The outpouring of vitriol against the effort of a small group of Republican senators and House members using a variety of legislative tactics to block funding to certain parts of Obamacare is shocking even if it is unsurprising.
Senator Ted Cruz (R-Texas) has been compared to Hitler and said to be a “problem for our republic.” He’s been denounced as “long-winded” and “bizarre” by the very same talking heads who lauded an obscure Texas state senator when she engaged in a quixotic filibuster to temporarily block legislation that she passionately disagreed with. The Tea Party movement has been said to be motivated by racism for opposing Obamacare and also been compared to radical Islamic theocrats.
The constant stream of propaganda-level vitriol against Cruz and his allies like Rand Paul (R-Ky.) and Mike Lee (R-Utah) is not because their efforts to defund Obamacare face tough odds. What has upset their critics is that conservatives are now fighting back via the same hard-nosed tactics that the self-styled progressives invented and have been employing for centuries.
One needn’t hearken back to the activities of the KGB, Saul Alinsky or the Fabian Socialists to look for examples of what I’m talking about. The very law that congressional conservatives are pushing back against is a perfect example of the hard-nosed tactics which leftists routinely employ when seeking their own ends.
It hasn’t been pointed out nearly enough that the same media/Democrat chorus which is denouncing “abuse” of procedure had not one unkind thing to say about the fact that Obamacare itself was written via closed-door partisan negotiations with major input from prescription drug companies. The bill was loaded up with all sorts of programs and regulations that basically no one knew about (we had to pass it to find out what was in it as Nancy Pelosi famously said) because its proponents were rushing madly to remake one-eighth of the U.S. economy before anyone really caught on.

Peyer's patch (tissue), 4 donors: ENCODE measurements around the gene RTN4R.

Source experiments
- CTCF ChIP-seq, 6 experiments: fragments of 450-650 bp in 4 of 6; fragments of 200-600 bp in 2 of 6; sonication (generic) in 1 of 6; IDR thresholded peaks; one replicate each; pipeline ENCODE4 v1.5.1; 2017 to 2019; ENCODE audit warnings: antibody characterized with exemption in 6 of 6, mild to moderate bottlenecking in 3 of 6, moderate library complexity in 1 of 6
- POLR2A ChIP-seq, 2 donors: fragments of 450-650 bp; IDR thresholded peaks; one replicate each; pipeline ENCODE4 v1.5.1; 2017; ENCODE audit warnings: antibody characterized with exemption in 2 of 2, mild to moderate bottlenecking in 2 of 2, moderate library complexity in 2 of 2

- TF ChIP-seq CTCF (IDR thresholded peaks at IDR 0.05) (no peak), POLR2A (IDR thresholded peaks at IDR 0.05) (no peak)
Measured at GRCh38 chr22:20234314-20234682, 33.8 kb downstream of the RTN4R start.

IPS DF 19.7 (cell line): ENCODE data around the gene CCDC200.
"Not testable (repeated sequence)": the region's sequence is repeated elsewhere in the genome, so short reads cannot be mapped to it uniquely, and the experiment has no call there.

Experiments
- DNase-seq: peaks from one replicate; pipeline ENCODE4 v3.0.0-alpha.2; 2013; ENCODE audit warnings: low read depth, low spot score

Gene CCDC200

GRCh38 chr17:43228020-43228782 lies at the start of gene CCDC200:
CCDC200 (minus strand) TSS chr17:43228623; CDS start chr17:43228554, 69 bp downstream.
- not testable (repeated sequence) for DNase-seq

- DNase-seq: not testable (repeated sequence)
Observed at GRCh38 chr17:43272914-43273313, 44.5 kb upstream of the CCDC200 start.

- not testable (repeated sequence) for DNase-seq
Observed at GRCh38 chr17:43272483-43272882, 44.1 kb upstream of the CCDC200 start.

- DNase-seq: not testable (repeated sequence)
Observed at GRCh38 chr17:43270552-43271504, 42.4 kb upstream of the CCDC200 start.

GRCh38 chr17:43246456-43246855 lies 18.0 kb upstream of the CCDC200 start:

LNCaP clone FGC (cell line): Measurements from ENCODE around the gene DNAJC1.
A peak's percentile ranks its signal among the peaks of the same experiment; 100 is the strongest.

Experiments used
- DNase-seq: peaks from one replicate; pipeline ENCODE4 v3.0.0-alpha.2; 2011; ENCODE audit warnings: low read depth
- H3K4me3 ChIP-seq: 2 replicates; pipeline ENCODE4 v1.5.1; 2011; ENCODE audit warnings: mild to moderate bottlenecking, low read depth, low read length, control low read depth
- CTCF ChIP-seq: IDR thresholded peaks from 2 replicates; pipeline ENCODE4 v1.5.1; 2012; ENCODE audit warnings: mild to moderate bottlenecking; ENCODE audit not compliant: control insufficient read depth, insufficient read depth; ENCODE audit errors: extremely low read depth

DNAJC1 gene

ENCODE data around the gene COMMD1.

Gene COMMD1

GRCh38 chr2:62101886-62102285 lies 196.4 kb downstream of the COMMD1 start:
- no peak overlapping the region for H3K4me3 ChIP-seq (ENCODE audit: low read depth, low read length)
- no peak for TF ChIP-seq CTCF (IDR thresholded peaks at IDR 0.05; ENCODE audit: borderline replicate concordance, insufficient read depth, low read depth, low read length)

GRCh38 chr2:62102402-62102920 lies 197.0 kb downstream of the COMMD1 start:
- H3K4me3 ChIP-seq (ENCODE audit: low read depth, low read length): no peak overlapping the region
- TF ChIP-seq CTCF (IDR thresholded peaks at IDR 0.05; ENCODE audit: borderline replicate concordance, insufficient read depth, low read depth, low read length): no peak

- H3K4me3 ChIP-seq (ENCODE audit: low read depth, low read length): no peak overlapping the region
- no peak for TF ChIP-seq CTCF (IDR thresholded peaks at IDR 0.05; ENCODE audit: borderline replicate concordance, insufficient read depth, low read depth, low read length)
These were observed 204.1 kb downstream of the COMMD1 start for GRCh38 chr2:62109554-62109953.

Once out of the House, the chicanery continued in the upper chamber as the Orwellianly named Patient Protection and Affordable Care Act was shoved through the Senate on a party-line vote via procedural trickery in the middle of the night on Christmas Eve.
But now that Ted Cruz and a handful of conservatives are using legislative legerdemain to delay or defund Obamacare, the self-appointed arbiters of what’s right and true in politics are up in arms.
In the far left mindset, it is only they who are entitled to act vociferously in defense of principle. That’s what has gotten the media elite and the party they dictate to upset. Conservatives have taken hold of the genie bottle which leftists discovered centuries ago and the media elite will be damned if they will allow that to happen. This is why purely symbolic long speeches by Wendy Davis deserve to be publicized glowingly for weeks while Ted Cruz deserves to be denounced as an enemy of the republic.
One does not have to approve of Cruz or any of the people who are helping his effort to understand what’s at work here: this moment (and earlier when Rand Paul also dared to stand up for privacy and civil rights in the Drone Age) is one of the rare times where conservatives are pushing the political envelope rather than merely playing defense, something that has not happened since the days following the GOP takeover of Congress in 1994.
In a piece for the American Spectator, former Reagan and Jack Kemp aide Jeffrey Lord draws a perfect historical parallel to explain the situation:
Above all, what RomneyCare was about was a supposed conservative approach to health care. It was in fact a good example of what Margaret Thatcher’s conservative intellectual guru Sir Keith Joseph accurately labeled as a turn of the “socialist ratchet.” Joseph’s point, which the soon-to-be prime minister took to heart, was that Labour governments spent their time steering the government left. When a Conservative government arrived in 10 Downing Street, the left turn was accepted as the status quo. Post-war conservative prime ministers (Churchill’s second go round, followed by conservative successors Eden, MacMillan, Douglas-Home, and Heath) thus began their tenures accepting the latest leftward turn as the new normal.